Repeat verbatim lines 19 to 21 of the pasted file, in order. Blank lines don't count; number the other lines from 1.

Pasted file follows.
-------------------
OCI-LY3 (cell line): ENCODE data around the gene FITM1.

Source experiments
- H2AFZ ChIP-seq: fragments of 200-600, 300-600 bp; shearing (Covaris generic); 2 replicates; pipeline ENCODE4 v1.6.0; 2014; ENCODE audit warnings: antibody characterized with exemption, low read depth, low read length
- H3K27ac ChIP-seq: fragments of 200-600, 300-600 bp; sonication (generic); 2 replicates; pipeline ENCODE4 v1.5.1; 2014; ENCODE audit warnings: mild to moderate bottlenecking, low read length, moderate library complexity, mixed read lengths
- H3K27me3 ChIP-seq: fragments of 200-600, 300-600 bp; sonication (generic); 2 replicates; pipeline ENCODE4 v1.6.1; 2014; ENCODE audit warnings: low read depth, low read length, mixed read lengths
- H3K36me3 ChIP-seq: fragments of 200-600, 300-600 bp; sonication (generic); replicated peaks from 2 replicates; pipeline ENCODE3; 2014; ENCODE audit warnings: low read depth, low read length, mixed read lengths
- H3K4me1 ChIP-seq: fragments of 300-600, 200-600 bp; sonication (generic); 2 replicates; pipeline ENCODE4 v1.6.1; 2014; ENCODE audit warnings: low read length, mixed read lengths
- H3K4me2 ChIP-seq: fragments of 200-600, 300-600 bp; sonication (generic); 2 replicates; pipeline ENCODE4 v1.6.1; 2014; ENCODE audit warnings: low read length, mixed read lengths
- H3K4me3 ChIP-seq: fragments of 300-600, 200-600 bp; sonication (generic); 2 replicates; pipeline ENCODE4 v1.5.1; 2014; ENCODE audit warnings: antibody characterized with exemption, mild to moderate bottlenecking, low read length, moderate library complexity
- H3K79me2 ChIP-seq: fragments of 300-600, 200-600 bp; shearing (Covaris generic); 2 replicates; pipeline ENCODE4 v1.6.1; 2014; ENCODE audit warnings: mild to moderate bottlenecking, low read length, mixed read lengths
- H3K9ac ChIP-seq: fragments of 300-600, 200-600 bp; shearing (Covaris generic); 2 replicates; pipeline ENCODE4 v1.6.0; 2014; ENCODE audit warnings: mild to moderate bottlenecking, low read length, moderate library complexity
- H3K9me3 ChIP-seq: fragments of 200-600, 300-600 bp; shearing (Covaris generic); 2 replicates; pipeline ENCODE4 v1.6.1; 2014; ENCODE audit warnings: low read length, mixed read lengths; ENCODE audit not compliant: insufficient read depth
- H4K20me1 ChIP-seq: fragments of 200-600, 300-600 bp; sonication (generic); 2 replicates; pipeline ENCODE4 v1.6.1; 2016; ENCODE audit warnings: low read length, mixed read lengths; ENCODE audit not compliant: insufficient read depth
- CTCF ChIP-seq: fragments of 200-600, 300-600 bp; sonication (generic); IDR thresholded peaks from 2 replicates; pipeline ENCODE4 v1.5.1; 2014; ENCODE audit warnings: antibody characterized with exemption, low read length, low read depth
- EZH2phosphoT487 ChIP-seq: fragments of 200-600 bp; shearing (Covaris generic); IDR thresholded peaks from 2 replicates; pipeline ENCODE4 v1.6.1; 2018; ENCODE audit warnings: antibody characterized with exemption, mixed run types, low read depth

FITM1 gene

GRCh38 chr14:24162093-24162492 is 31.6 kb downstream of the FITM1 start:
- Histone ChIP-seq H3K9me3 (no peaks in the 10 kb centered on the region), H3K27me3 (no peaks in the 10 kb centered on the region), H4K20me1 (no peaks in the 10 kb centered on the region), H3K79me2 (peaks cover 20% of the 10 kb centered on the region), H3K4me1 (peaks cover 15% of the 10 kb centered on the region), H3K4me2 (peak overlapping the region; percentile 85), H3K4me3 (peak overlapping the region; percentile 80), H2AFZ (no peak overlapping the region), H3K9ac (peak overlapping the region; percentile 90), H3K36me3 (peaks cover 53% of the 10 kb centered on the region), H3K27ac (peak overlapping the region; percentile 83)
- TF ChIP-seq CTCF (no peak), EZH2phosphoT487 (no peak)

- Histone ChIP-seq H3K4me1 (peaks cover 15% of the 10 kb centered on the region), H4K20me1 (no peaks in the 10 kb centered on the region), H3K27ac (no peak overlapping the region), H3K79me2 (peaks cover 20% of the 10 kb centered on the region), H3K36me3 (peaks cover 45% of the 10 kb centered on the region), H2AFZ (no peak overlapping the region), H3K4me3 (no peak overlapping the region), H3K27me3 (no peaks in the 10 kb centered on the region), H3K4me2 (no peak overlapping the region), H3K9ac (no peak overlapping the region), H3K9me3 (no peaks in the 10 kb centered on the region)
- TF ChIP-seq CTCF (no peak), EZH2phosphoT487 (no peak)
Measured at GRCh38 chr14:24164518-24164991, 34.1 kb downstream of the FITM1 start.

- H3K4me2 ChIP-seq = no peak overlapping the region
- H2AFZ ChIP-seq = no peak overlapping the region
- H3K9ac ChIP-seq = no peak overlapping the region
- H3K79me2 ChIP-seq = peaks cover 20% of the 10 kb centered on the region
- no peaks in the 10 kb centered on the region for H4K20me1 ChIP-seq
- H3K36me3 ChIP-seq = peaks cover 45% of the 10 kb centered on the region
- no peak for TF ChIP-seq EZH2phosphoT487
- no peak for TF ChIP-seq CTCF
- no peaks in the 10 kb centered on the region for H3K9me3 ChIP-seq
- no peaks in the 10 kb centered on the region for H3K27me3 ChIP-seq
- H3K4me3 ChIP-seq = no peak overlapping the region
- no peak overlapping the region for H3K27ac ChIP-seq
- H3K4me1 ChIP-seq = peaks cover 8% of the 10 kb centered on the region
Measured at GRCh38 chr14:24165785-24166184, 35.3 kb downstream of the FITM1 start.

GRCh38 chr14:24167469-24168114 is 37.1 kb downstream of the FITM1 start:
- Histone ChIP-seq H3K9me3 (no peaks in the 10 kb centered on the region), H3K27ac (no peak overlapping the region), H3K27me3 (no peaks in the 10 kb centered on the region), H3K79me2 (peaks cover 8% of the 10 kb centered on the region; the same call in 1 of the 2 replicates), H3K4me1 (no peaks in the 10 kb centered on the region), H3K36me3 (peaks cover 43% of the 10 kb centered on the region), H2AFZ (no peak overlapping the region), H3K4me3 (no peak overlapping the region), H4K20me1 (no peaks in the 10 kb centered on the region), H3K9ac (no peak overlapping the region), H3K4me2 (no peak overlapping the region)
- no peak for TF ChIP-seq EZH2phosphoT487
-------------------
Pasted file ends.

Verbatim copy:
- TF ChIP-seq CTCF (no peak), EZH2phosphoT487 (no peak)

- Histone ChIP-seq H3K4me1 (peaks cover 15% of the 10 kb centered on the region), H4K20me1 (no peaks in the 10 kb centered on the region), H3K27ac (no peak overlapping the region), H3K79me2 (peaks cover 20% of the 10 kb centered on the region), H3K36me3 (peaks cover 45% of the 10 kb centered on the region), H2AFZ (no peak overlapping the region), H3K4me3 (no peak overlapping the region), H3K27me3 (no peaks in the 10 kb centered on the region), H3K4me2 (no peak overlapping the region), H3K9ac (no peak overlapping the region), H3K9me3 (no peaks in the 10 kb centered on the region)
- TF ChIP-seq CTCF (no peak), EZH2phosphoT487 (no peak)